hydrurga's picture

Yellow Crocus (Crocus x stellaris)

Observed: 14th April 2013 By: hydrurgahydrurga’s reputation in Plantshydrurga’s reputation in Plantshydrurga’s reputation in Plantshydrurga’s reputation in Plants
Yellow Crocus (Crocus x stellaris)
Yellow Crocus (Crocus x stellaris)
Yellow Crocus (Crocus x stellaris)
Yellow Crocus (Crocus x stellaris)
Yellow Crocus (Crocus x stellaris)
Description:

Found growing in semi-wild location near habitat, so likely escapee. 2 ids, 3 comments.

Identifications
Species interactions

No interactions present.

Comments

hydrurga's picture

Crocus x stellaris

Thanks lavateraguy. So that I can understand this correctly, are you saying that we can't distinguish Crocus x. stellaris from C. flavus, and thus we can't tell which of these this plant is? if that's the case, shouldn't we just go with the accepted Crocus flavus rather than the unresolved (according to the Plant List) C. x stellaris? Sorry for the naïvety of my question.

Pete
www.leptonyx.com/nature/

lavateraguy's picture

Crocus x stellaris

I looked at the literature last year, and Crocus x stellaris seems to be a perfectly good name (even if there are two cytotypes). I presume that it's unresolved in The Plant List (which I thought was pretty good on monocots) because it was omitted from their one of their sources, perhaps because it's a (horticultural?) hybrid.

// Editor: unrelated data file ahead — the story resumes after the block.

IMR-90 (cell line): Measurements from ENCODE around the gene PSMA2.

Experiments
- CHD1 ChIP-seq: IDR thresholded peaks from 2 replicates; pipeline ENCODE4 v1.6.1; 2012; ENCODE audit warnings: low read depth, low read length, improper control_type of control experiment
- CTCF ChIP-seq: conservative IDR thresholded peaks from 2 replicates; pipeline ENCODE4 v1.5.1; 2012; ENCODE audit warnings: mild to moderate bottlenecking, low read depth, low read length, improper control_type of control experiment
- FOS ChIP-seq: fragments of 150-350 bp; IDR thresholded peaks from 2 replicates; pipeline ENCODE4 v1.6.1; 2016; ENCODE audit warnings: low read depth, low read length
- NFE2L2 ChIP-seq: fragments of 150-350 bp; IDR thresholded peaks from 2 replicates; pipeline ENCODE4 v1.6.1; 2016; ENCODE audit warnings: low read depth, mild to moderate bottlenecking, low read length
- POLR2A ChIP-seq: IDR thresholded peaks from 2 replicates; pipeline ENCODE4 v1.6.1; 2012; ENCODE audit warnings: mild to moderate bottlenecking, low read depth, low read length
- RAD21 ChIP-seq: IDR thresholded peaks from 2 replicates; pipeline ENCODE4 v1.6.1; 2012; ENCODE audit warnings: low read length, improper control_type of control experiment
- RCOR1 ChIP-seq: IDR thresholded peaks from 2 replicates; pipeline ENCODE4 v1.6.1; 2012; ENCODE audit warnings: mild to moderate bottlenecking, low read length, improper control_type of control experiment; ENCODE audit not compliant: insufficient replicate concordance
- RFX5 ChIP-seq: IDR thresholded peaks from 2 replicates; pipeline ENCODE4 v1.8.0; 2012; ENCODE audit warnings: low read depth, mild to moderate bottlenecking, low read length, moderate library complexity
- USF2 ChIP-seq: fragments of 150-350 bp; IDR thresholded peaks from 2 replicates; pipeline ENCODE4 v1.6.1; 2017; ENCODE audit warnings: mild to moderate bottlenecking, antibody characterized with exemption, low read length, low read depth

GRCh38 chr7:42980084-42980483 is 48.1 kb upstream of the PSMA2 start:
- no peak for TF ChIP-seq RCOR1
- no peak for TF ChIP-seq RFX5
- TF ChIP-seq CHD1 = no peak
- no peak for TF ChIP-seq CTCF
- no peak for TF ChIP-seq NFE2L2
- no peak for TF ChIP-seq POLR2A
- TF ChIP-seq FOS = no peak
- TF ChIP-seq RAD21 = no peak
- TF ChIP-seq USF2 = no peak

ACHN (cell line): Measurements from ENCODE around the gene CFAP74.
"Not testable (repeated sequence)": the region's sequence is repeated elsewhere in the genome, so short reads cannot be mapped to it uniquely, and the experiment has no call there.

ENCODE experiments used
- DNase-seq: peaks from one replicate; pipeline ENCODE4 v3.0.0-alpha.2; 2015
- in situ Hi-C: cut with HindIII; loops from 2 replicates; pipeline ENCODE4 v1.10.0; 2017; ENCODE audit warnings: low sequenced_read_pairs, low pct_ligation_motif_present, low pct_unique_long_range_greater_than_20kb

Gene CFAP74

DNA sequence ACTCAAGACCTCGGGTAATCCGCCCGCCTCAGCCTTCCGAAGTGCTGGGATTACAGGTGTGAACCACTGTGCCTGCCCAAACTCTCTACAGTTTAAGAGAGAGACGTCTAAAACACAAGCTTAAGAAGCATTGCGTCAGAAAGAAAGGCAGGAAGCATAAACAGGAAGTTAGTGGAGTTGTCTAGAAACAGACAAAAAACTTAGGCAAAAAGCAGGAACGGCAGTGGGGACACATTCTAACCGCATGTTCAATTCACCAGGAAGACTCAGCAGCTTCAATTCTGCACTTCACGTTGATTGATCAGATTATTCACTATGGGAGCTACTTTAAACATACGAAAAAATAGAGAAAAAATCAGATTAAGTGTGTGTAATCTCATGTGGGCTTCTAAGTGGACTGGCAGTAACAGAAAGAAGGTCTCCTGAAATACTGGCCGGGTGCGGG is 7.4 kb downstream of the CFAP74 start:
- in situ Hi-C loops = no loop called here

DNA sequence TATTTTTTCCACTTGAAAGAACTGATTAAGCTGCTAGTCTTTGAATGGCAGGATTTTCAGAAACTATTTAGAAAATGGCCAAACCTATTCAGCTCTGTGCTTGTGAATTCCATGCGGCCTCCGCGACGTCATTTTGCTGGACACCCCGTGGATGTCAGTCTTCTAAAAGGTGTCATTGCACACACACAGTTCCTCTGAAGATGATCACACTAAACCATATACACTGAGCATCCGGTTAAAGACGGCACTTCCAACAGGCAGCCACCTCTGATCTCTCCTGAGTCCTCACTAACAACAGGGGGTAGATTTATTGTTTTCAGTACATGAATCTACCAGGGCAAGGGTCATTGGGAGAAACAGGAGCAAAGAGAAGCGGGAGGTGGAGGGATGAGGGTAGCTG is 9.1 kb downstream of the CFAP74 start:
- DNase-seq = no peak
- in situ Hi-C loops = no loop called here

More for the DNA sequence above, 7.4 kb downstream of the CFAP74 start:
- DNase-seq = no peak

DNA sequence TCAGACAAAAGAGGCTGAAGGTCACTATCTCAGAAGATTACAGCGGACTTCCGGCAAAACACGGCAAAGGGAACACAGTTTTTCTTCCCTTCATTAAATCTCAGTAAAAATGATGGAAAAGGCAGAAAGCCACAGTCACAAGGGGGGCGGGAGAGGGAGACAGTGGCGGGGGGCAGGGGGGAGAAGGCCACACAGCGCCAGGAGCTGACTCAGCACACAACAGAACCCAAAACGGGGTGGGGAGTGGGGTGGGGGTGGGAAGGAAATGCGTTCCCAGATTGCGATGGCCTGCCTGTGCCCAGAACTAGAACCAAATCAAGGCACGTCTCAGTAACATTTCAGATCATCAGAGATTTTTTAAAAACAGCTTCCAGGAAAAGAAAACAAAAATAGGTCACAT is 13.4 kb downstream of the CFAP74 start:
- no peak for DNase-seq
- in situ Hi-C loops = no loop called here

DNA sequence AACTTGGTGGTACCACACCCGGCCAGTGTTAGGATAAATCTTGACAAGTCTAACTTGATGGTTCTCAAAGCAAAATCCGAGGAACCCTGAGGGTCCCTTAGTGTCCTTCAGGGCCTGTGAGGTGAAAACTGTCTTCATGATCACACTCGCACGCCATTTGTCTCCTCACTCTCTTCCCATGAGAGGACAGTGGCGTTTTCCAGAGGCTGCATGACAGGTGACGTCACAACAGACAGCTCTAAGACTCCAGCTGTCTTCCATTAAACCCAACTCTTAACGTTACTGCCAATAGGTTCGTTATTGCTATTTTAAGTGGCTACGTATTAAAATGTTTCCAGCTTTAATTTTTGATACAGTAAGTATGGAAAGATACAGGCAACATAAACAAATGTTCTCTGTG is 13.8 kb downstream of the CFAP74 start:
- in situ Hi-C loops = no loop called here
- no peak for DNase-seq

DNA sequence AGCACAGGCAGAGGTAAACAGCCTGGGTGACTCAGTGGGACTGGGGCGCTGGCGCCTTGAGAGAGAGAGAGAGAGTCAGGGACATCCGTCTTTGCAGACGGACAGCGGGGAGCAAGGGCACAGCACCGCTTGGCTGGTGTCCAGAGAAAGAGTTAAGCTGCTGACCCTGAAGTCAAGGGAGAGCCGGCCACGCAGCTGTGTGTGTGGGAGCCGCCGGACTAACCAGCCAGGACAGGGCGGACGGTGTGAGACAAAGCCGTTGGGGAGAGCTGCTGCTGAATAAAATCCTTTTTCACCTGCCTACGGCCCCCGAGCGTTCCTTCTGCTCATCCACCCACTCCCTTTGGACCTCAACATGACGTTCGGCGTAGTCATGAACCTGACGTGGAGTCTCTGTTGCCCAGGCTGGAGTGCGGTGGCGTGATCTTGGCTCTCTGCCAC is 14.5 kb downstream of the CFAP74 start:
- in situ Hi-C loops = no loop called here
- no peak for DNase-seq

The Plant List has many errors (even if it's better than any other single source); you shouldn't take it as gospel.

Stace says that most garden and escaped plants of the flavus-stellaris-angustifolius group in Britain are stellaris, so that would make it the most likely identification.

Stace doesn't tell us how to distinguish the taxa. However, it is possible to distinguish the taxa by counting chromosomes (8 in flavus, 10 or 14 in stellaris and 12 in angustifolius), and also by morphology (but I have had to dig into my files to find the details).

My reference is Orgaard et al, The Hybrid Origin of Two Cultivars of Crocus (Iridaceae) Analysed by Molecular Cytogenetics included Genomic Southern and in situ Hybridisation, Annals of Botany 76: 253-263 (1995). This gives images and descriptions of the 4 taxa, and your plant matches the diploid cytotype of Crocus x stellaris - Crocus flavus lacks the brown feathering on the tepals, and Crocus angustifolius has more prominent feathering. The triploid cytotype of Crocus x stellaris is close to Crocus flavus, and would be hard to distinguish in the field.

hydrurga's picture

Re: Crocus x stellaris

I doff my hat to you lavateraguy - that's incredibly detailed and useful information. Many thanks indeed for taking the time to let me know.

Pete
www.leptonyx.com/nature/